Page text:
Tuesday, May 21 2013 1:31 PM EDT2013-05-21 17:31:26 GMT
Residents in tornado-stricken Moore, OK, await news on missing love ones Tuesday, a day after a massive tornado devastated the city, killing at least 51. Rescuers worked all night, with particular attentionMore >>
A medical examiner's office spokeswoman said 24 deceased victims from the Moore, OK, tornado had been transported to their Oklahoma City office. Seven of the dead were children.More >>
Tuesday, May 21 2013 1:22 PM EDT2013-05-21 17:22:44 GMT
You can help those affected by the deadly, severe weather that hit Oklahoma Monday. Over the weekend, Missouri, Iowa, Kasas and Illinois also experienced severe weather.The American Red Cross is acceptingMore >>
Learn how you can help victims of severe weather recover in the Plains States...More >>
Tuesday, May 21 2013 12:54 PM EDT2013-05-21 16:54:16 GMT
Desmonte Leonard the man accused of murdering three people in Auburn last summer will have a status hearing on October 15th. At the last meeting both parties had expressed intentions to meet in AugustMore >>
Desmonte Leonard, the man accused of murdering three people in Auburn last summer still has no expectation on when he will go to trial.More >>
The Senate is debating cuts to the federally subsidized crop insurance program as it considers a massive farm bill this week.More >>
The farm bill the Senate is considering this week would cut some farm subsidies but also expand government-subsidized crop insurance, a safety net used by many farmers in case of bad weather or lost revenue.More >>
Tuesday, May 21 2013 11:17 AM EDT2013-05-21 15:17:00 GMT
People affected by the massive tornado that killed at least 51 people and destroyed parts of Oklahoma still do not know where their loved ones are, but many of them are using social media to find out.More >>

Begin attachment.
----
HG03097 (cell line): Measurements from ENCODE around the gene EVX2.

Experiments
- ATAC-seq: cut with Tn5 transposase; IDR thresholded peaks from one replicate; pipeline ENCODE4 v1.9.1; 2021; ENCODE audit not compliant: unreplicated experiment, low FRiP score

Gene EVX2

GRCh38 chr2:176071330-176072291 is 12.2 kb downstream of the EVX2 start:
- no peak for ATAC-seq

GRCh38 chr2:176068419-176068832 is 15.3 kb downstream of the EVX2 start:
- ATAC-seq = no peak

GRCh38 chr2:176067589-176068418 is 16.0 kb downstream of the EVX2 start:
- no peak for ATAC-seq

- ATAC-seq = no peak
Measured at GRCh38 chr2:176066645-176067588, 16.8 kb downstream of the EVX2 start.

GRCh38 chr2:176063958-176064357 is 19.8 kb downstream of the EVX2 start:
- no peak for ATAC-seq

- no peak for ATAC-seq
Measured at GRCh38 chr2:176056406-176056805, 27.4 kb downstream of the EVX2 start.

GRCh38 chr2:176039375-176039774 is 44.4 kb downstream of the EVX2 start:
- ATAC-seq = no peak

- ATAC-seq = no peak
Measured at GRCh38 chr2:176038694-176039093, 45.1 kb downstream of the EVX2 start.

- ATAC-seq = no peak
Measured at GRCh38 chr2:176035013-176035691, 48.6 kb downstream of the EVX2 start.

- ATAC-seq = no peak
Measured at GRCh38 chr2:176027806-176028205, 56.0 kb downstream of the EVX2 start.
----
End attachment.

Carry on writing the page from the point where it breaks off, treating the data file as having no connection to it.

People affected by the massive tornado that killed at least 51 people and destroyed parts of Oklahoma still do not know where their loved ones are, but many are using social media to find out.More >>
COLUMBIA, SC (WIS) -
The 87-year-old woman who was nominated for a Pulitzer Prize for her autobiography where she revealed she was former Sen. Strom Thurmond's secret daughter has died, according to her attorney.
Essie Mae Washington-Williams passed away Monday morning.
In 2003, Washington-Williams came out of the shadows with the memoir "Dear Senator" to address her existence that had been long-rumored across the Palmetto State for decades.
Washington-Williams discovered that Thurmond, one of the country's leading segregationists, fathered her with one of the Thurmond family's 16-year-old servants. She was unaware of her father's identity until she was 16 years old.
In the book, she shared memories of Thurmond supporting financially
her and when she moved to South Carolina to attend South Carolina State
"I visited him many times in Washington DC," said Washington-Williams.
"All of those on his staff knew exactly who I was. His financial support
was constant during various stages of my life. I knew him beyond his
The then-78-year-old grandmother waited until after Thurmond's death to reveal the news.
Washington-Williams said she spoke to her father many times about his racial views. She said she could never convince him to change -- although he did later in his life.
When she finally stepped into the public spotlight, Washington-Williams said it wasn't for money or fame, but to claim her own heritage.
"Once I decided that I would no longer harbor such a great secret that many others knew, I feel as though a tremendous weight has been lifted," she said in a news conference. "I am Essie Mae Washington-Williams. And at last, I feel completely free."
After completing her degree, Washington-Williams moved to California and became a school teacher for 30 years.